Attractive proposition

An international project led by Bath University could make computers up to 500 times faster by dispensing with the need for wires to carry electric currents in silicon chips.

A three-year international project led by BathUniversity could, it is claimed, make computers up to 500 times faster by dispensing with the need for wires to carry electric currents in silicon chips. Research will instead focus on using nanotechnology to create magnetic fields to produce electric signals.

Computer power doubles on average every 18 months — a process known as Moore’s Law — as technology allows developers to reduce the size of integrated circuits. However, over the next few years it is believed researchers will hit a limit imposed by the need to use electrical wiring, which weakens signals sent between computer components at high speed.

Work at Bath aims to establish if there is a way of carrying electric signals without wiring. Wi-fi internet systems and mobile phones use wireless technology now, but the electronics that create and use the signals are too large to be used within individual microchips successfully.

Central to the project will be discovering a way to produce microwave energy on a small scale by firing electrons into magnetic fields produced in semiconductors that are only a few atoms wide and layered with magnets.

The process, called inverse electron spin resonance, uses the magnetic field to deflect electrons and modify their magnetic direction. This creates oscillations of the electrons that make them produce microwave energy, which can then be used to broadcast electric signals in free space without the weakening caused by wires.

Dr Alain Nogaret at Bath’s physics department pioneered this project, which begins in October and will be the first time the theory is put into practice. ‘This is advantageous for computer technology,’ he said, ‘because we want to replace physical wires as currently the physical, copper wires lose energy.’

He claimed that getting more power from silicon chips by shrinking their components is a limited approach, with conventional technology a finite resource.

The technology will also allow the development of integrated circuits that will continue to work even if some of its connections fail. The system can be programmed to re-route itself so it can continue working. Currently, should wiring fail at any point, an integrated circuit will fail, meaning the new approach offers significant cost savings.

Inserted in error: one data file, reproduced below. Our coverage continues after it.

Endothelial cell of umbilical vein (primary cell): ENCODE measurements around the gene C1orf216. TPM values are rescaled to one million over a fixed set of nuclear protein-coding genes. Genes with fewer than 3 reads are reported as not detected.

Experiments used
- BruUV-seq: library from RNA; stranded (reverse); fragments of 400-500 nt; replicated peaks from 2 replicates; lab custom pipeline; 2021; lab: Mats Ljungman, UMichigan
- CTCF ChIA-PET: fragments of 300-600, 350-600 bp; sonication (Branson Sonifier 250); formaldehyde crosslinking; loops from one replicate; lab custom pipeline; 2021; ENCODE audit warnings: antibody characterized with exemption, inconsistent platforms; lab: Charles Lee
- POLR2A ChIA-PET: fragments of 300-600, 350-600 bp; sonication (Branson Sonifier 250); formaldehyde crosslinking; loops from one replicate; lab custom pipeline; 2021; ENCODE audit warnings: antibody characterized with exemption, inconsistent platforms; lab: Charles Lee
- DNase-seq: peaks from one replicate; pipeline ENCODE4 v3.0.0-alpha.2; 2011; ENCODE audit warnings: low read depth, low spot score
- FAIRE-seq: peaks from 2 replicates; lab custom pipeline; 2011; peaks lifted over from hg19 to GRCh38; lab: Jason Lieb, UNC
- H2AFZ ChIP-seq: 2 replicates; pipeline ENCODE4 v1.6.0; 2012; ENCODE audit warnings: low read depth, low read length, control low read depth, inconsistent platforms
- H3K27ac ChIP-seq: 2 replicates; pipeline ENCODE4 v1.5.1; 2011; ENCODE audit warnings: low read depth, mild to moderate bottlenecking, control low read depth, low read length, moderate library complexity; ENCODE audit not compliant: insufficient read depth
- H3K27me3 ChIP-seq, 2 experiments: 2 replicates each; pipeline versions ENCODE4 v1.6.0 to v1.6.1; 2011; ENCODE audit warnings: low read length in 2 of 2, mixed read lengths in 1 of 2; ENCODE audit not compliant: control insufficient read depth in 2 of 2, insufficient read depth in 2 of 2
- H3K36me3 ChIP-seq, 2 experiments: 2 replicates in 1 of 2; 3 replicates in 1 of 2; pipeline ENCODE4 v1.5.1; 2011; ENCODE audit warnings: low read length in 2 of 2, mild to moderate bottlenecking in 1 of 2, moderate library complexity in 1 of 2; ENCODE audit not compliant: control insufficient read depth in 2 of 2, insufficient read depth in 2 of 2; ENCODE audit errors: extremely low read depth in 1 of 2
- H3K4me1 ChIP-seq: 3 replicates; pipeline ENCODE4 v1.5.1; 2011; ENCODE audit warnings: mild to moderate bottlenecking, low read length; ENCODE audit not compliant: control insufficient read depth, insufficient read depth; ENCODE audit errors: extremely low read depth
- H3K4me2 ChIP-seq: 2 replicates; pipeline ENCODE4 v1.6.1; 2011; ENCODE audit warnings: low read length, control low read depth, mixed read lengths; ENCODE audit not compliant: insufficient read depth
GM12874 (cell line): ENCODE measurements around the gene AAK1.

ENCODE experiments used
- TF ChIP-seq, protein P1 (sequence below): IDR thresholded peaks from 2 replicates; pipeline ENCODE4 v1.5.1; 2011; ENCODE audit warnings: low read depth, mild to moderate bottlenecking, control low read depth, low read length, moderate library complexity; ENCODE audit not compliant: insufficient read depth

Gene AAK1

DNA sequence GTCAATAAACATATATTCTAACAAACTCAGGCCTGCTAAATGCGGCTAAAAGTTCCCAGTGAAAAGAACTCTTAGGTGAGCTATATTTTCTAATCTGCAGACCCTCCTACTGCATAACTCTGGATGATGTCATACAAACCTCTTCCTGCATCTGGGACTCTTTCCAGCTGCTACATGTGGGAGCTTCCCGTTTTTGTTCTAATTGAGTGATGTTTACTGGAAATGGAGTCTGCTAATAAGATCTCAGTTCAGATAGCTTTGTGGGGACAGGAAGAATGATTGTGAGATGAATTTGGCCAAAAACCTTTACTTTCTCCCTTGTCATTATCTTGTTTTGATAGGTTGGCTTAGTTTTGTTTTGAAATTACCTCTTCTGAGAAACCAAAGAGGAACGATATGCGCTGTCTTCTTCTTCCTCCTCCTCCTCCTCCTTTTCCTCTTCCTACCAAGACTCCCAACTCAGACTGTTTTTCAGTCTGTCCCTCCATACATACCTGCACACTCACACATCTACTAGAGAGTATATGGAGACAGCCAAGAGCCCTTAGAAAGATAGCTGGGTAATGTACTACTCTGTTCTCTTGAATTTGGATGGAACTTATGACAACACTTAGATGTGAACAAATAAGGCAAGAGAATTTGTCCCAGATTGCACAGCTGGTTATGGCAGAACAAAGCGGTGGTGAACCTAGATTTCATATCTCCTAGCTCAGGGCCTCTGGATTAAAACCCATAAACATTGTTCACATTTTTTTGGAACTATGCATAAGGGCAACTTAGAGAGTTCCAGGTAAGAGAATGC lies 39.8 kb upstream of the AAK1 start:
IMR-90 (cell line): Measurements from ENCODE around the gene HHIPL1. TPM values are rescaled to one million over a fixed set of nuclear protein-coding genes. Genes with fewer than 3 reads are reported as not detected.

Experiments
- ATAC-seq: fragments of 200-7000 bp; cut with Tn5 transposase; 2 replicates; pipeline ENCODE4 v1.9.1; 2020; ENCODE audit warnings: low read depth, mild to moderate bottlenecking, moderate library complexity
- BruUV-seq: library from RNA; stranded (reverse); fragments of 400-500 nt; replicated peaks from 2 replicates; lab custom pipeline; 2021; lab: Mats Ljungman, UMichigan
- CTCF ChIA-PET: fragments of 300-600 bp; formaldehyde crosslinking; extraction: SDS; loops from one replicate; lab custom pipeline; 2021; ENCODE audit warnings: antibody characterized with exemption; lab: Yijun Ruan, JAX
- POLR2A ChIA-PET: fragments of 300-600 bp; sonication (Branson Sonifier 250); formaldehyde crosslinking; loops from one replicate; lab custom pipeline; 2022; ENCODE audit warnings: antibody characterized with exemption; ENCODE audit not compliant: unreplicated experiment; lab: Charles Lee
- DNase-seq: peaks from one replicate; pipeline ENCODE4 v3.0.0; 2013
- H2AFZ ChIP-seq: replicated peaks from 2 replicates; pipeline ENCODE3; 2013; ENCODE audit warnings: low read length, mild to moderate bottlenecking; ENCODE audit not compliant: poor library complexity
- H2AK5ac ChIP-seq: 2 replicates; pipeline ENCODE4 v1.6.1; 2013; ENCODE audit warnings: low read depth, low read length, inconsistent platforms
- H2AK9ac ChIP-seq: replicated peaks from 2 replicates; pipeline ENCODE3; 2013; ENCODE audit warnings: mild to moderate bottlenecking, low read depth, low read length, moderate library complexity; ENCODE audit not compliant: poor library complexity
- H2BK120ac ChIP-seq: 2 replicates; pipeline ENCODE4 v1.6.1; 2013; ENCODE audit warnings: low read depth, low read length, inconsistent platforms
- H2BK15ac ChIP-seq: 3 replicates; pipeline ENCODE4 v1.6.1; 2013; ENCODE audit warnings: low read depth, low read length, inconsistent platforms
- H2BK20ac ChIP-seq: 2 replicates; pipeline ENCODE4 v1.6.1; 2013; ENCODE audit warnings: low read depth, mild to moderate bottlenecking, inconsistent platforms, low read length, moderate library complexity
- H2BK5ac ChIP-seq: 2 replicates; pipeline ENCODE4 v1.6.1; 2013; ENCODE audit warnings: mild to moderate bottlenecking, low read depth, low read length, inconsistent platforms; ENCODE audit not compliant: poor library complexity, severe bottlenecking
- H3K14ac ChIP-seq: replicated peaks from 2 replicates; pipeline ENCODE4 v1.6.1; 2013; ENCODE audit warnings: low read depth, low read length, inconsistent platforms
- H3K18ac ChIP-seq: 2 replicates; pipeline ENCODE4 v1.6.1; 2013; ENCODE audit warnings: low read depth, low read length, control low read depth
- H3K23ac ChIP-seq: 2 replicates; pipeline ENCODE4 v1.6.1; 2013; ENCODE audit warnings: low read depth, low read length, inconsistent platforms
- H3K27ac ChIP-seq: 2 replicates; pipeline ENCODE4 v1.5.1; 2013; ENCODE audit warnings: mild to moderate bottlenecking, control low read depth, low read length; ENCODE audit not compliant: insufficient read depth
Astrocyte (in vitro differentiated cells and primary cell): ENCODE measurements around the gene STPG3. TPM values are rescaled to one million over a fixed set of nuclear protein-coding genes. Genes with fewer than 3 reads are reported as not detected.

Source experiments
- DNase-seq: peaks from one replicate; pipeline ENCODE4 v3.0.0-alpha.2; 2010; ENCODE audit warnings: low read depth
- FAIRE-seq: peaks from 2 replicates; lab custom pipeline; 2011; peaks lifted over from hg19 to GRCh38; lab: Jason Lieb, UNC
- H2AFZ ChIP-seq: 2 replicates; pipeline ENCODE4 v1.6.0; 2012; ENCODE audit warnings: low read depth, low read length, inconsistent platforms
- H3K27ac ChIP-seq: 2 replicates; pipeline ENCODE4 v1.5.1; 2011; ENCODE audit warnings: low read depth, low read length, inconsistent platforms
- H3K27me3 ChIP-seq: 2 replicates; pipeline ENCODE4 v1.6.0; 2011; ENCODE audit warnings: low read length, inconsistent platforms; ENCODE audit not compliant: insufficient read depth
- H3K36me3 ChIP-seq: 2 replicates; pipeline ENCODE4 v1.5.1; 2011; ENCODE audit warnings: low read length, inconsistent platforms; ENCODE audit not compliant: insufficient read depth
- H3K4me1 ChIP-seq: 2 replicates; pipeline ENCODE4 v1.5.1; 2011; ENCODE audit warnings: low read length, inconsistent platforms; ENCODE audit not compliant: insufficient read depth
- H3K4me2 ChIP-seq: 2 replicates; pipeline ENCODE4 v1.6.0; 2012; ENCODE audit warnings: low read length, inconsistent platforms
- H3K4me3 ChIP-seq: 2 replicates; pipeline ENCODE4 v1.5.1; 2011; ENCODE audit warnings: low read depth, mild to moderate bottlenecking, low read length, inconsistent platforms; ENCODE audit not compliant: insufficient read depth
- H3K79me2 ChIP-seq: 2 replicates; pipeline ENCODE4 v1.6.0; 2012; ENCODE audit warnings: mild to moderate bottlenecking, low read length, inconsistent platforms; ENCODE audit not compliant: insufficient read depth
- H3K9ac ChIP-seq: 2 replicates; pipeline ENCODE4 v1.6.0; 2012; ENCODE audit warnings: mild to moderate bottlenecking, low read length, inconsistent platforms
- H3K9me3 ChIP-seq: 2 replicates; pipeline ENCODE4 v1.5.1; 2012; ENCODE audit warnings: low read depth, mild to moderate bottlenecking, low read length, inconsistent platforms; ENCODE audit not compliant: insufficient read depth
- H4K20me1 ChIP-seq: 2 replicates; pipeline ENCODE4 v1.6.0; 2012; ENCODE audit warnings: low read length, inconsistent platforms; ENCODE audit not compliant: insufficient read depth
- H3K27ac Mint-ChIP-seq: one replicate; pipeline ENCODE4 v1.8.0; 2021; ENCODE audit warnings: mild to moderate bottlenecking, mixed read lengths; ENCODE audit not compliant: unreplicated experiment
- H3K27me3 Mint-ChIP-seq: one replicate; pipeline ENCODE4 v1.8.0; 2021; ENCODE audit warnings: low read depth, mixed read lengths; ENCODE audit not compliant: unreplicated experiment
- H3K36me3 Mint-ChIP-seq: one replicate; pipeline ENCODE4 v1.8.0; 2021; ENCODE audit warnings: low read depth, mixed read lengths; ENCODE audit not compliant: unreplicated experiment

‘One other area for the technology is that if we have a wireless connection rather than a fixed one, we could build flexible architecture
that could be routed around defects on the chip. At the moment if there was one transistor defective out of one million the chip has to be thrown away,’ said Nogaret.

Such flexibility would be welcomed by an industry in which manufacturers of integrated circuits have no room for error.
The advantage of the new, flexible system is that only 95 per cent of the electric components would need to operate for the chip to function, so it would be significantly cheaper to produce.

Over the life of the project Nogaret will work with colleagues to assemble and fabricate the device at Bath, before testing the electrical and microwave emissions and properties.

Not only could this technology improve the speed of computers by 500 times, Nogaret believes it may assist in medical diagnostics, by raising the speed and accuracy with which data can be gathered from health monitoring sensors.

In this instance, the microwave emitters are small enough to be integrated on portable biological sensors. Nogaret admitted,
however, that this is very much a long-term aim.

The university will receive £463,000 for the project. NottinghamUniversity will receive £65,000, and LeedsUniversity £27,000. St AndrewsUniversity in Scotland, and Antwerp University, Belgium, will also take part, as will the Centre National de la Récherche Scientifique in Grenoble, France.